A lamentation from Stan Grant

Stan Grant was part of this year’s lineup at PreachFest, a unique celebration organised by the Uniting Church in NSW/ACT. The three-day festival was “created to inspire and enliven the craft, art and vocation of preaching across churches in Australia.” and draws speakers from many Christian traditions. Grant’s message has been posted in full as a video, and this is a transcript of part of it. 

My great-grandfather when he was a little boy, was gifted the stump of a ceremonial carved tree by his mother. The land was being cleared as my people were being cleared. His mother was born into a time of war. 

What today we know as the Bathurst wars, but what were at the time described in the newspaper of the day of the Sydney Gazette, as the exterminating war, the exterminating war on the Wiradjuri people martial law was declared no one would be prosecuted for killing my people. Within three years, about 90% of our population was wiped out. The trees were wiped from the landscape as new buildings took their place, and we were forced onto the margins and my great-great-grandmother rescued our tree, a scarred tree with each incision marking another part of my family’s story, who we are. My great-grandfather carried that tree with him Everywhere he went, he would go into different aboriginal missions and reserves and put the tree stump down, light a fire and call people to hear stories.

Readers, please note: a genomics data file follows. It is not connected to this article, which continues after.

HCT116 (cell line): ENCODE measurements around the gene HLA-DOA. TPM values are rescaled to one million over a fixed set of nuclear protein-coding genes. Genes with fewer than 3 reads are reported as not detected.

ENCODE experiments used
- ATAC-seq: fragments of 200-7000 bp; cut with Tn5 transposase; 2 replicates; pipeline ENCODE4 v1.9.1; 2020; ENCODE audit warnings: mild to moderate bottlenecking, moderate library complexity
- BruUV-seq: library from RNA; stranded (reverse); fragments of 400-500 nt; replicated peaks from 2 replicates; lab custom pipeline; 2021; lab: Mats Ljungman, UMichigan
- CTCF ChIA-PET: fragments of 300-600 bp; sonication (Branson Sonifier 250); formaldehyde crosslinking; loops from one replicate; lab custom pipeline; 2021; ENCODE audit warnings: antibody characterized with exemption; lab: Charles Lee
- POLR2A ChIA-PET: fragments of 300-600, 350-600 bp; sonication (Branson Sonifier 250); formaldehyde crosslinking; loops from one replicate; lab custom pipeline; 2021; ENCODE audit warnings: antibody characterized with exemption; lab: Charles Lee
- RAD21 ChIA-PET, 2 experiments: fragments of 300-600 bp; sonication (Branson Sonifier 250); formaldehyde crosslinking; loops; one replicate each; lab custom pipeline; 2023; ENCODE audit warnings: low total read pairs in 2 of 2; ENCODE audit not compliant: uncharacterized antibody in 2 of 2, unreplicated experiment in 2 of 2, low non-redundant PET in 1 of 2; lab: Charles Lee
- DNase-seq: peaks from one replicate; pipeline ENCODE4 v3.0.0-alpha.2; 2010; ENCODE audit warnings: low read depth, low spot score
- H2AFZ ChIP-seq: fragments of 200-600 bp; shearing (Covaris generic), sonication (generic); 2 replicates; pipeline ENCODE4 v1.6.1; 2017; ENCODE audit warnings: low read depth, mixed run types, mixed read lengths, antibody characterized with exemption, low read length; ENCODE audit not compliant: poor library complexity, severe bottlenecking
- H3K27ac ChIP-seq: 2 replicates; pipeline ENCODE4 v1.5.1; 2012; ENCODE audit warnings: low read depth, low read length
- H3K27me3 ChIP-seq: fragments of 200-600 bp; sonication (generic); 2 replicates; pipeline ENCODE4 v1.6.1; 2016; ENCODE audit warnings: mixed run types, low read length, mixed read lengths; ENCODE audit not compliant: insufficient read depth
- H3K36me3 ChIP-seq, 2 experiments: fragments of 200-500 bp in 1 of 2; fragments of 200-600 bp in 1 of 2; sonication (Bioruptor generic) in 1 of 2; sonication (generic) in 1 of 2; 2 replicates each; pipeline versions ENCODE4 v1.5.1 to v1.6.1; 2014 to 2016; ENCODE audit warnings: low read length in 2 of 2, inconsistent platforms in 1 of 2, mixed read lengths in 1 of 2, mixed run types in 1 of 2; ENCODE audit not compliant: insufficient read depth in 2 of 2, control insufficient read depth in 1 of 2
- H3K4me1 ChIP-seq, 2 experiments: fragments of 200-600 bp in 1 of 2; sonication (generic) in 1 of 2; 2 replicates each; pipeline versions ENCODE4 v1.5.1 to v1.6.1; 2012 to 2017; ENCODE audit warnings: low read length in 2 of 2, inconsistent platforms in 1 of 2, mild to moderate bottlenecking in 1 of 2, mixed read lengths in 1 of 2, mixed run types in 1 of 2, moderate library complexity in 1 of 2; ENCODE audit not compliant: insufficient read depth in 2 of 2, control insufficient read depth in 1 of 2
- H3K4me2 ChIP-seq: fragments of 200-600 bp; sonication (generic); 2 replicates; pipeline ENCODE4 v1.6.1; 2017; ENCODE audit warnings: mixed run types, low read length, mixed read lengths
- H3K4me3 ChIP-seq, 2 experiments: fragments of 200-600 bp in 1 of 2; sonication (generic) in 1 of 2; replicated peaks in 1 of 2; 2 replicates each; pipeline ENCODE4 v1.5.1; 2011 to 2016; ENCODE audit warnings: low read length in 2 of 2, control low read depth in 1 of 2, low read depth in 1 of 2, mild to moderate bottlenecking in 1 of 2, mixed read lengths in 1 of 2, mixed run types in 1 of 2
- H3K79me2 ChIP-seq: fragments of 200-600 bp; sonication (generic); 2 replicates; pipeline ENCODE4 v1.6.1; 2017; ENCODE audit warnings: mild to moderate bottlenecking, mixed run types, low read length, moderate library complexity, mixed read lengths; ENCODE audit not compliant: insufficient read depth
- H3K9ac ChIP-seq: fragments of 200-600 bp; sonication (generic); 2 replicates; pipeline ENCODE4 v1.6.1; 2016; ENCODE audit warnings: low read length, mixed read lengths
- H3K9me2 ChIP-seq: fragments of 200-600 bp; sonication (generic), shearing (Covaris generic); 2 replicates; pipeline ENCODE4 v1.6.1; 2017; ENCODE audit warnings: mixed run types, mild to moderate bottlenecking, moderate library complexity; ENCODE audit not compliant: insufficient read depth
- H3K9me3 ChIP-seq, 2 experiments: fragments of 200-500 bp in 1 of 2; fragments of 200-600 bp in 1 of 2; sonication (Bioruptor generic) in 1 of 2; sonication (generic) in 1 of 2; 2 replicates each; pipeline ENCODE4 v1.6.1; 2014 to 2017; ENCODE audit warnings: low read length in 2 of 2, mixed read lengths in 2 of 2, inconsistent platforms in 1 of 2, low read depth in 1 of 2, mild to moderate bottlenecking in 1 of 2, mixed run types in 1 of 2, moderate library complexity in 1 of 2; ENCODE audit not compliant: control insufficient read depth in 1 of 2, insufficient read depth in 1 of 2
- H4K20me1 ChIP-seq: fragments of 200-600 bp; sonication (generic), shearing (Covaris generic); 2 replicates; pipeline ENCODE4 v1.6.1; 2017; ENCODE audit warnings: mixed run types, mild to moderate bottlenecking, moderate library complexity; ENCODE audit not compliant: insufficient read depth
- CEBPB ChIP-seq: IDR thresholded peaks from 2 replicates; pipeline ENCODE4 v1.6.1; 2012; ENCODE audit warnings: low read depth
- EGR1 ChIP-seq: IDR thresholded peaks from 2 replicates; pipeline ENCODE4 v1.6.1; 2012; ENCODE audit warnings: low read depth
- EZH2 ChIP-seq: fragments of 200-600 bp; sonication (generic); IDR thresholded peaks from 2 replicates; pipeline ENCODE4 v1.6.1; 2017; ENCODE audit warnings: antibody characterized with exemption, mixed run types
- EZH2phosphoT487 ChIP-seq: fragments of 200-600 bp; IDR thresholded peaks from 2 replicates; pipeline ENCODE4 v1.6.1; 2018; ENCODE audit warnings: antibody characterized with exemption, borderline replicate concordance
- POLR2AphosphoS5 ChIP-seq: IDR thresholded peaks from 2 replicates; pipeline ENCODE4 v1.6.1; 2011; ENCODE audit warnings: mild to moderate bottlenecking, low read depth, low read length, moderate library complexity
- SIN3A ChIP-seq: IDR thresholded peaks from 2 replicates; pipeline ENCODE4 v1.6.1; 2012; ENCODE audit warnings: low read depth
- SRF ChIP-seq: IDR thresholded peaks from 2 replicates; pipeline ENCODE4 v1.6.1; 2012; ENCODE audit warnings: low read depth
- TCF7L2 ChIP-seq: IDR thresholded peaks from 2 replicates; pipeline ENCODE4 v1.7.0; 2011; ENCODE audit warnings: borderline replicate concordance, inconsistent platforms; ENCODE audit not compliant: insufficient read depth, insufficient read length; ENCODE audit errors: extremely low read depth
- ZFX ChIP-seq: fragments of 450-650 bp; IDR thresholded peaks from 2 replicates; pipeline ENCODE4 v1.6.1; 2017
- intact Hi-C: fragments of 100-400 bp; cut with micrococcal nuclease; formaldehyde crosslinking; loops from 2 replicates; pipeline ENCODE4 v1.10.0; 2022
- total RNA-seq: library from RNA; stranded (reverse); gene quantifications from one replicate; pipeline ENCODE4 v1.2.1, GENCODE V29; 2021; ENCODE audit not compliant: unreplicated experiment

They’re people of stories, people of God, people of faith, people of faith for whom words meant everything. These are the people that I was born into: the storytellers, the keepers of faith. It’s lovely to be in a building like this; it’s lovely to be here and to share this space with you, but this was not the church I was raised in. I was raised in a black church, a church that white people who went to church uptown didn’t step foot in ours. If anything was a church of the forsaken, it was the church of the crucified Christ. It was the church of people who cried out, my God, my God, why have you forsaken me?